Example 1: Lessee is a private company with a calendar year end. Lessee enters into a lease with Lessor on January 1, 20X6, which is also the lease’s commencement date. The noncancellable term of the lease is three years. Lessee must pay Lessor $100,000 on January 1, 20X7. The lease payments on January 1, 20X8 and 20X9 are $100,000 adjusted for the cumulative increase in the Consumer Price Index (CPI) since January 1, 20X7. No refunds are provided if the CPI decreases.

There is a fixed lease payment of $100,000 per year paid in arrears. The amount of the variable lease payment that should be included in the lease payments used in classifying the lease and measuring the related lease liability and ROU asset should be determined initially by reference to the CPI at the commencement date, and assuming that it will not change over the term of the lease. Given that the variable lease payment is based on the increase in the CPI after January 1, 20X7, the variable lease payment on that date is zero. As such, the amount of lease payments used in the classification and measurement of the lease on January 1, 20X6 is $300,000 (annual payments of $100,000 over the lease term of three years).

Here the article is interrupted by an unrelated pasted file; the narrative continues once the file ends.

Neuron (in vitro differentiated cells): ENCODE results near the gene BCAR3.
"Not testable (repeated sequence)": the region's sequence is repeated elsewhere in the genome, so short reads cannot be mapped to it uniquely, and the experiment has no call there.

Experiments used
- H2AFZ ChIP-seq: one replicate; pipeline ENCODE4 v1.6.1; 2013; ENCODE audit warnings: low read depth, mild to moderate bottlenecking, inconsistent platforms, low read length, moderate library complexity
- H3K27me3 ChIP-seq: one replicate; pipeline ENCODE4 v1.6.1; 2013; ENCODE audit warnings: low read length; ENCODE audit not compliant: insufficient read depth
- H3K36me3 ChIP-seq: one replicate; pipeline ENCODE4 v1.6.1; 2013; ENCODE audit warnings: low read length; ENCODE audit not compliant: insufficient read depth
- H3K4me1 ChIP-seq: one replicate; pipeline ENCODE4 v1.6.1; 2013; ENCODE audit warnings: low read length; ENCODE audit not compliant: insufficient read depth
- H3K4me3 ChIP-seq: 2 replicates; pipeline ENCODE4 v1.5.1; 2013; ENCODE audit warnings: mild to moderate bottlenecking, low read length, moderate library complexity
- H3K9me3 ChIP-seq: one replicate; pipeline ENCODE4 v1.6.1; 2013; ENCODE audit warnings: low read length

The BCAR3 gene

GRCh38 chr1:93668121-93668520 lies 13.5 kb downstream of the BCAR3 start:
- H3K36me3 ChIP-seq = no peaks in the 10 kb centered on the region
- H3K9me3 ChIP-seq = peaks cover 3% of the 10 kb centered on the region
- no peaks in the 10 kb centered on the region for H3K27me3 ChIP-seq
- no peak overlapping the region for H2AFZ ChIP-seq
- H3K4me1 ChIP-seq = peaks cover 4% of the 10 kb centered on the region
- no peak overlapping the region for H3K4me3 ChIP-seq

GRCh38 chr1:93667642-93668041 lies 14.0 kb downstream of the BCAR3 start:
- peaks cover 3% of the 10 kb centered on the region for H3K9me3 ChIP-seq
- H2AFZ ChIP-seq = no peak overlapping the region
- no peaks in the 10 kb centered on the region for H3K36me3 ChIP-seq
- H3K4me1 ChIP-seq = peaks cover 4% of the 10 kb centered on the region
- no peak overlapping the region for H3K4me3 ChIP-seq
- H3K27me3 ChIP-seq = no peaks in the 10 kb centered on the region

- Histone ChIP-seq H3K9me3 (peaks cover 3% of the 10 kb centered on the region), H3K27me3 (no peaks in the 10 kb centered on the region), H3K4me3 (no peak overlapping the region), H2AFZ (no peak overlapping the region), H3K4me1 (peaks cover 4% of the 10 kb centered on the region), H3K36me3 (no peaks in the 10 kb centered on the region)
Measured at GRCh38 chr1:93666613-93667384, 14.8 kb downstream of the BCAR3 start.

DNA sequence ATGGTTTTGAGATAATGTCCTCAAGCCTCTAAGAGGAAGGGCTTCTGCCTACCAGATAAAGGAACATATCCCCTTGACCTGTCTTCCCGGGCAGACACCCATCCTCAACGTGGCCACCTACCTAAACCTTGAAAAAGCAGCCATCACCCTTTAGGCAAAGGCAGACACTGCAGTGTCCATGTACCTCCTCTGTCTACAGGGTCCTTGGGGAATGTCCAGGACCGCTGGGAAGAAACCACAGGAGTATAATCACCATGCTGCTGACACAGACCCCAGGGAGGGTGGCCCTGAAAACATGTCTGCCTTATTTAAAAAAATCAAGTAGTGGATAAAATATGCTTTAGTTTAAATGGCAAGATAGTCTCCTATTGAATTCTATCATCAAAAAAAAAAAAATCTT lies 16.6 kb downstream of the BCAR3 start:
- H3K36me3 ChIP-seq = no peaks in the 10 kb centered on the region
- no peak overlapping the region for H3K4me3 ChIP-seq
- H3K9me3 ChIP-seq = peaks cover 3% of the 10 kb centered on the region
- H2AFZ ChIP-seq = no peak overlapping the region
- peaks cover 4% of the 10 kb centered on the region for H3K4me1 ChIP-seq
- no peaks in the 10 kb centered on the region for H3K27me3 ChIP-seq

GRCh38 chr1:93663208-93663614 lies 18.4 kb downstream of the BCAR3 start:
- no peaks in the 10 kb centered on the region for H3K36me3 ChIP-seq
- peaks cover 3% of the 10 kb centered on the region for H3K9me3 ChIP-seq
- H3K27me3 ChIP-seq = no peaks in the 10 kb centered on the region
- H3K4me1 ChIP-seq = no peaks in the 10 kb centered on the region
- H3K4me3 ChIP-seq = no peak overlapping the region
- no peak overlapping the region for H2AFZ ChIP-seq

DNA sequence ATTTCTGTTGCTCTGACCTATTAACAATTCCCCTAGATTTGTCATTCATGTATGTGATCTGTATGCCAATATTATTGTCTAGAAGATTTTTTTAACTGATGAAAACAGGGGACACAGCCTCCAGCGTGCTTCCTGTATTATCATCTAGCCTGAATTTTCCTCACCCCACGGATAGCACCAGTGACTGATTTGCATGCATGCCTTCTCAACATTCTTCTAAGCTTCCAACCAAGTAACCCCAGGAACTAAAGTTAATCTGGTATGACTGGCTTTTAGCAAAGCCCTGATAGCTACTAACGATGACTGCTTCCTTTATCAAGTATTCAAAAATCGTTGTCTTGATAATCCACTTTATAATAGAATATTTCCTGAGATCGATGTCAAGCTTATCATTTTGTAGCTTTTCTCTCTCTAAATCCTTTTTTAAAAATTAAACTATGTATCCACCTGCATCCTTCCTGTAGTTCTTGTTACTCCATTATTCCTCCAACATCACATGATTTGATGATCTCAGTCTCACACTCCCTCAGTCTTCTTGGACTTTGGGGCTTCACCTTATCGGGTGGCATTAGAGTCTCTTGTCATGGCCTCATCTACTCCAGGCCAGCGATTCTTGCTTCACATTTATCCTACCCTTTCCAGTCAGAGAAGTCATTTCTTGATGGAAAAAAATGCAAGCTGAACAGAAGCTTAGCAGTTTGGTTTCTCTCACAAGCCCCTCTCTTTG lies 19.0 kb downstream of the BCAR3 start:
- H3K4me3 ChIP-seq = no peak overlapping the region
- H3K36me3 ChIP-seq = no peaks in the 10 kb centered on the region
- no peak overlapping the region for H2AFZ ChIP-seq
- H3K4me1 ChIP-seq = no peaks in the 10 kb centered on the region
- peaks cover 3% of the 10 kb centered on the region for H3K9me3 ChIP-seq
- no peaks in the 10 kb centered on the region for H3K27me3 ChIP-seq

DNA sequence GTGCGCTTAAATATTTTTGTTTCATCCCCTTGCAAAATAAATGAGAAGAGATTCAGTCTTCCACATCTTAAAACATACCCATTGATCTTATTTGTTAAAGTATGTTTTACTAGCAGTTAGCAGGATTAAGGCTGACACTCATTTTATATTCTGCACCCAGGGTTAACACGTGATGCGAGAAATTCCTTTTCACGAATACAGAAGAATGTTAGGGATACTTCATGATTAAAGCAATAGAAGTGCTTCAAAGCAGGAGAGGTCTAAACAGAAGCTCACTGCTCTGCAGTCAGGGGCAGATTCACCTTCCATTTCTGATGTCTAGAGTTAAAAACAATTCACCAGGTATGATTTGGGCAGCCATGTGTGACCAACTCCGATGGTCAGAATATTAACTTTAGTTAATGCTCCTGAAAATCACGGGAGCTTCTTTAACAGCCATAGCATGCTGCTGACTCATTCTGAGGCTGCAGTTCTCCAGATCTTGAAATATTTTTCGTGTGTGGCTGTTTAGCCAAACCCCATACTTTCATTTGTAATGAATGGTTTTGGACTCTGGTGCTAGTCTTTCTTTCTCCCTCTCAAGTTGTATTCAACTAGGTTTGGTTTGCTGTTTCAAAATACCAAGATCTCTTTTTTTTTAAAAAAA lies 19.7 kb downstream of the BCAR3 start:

Example 2: Lessee is a private company with a calendar year end. Lessee enters into a lease with Lessor on January 1, 20X6, which is also the lease’s commencement date. The noncancellable term of the lease is three years. Lessee must pay Lessor $100,000 on January 1, 20X7. The lease payments on January 1, 20X8 and 20X9 are $100,000 increased each year by the 1-month LIBOR rate. At the commencement date of the lease the 1-month LIBOR rate is 2%.

The amount of the variable lease payment that should be included in the lease payments used in classifying the lease and measuring the related lease liability and ROU asset should be determined by reference to the 1-month LIBOR rate at the commencement date of the lease (and again assuming it will not change over the term of the lease). As the rate on January 1, 20X6 was 2%, then the lease payment for year 1 would be $100,000, for year 2 would be estimated as $102,000 (i.e. $100,000 increased by 2%) and for year 3 would be estimated as $104,040 (i.e. $102,000 increased by a further 2%) for the classification and measurement of the lease on January 1, 20X6. Any difference in the lease costs arising from differences between the actual LIBOR rate and 2% (the LIBOR rate at lease commencement) in years 2 and 3 are recognized in the period those costs are incurred (i.e. similar to variable lease payments based on other than an index or rate as discussed below).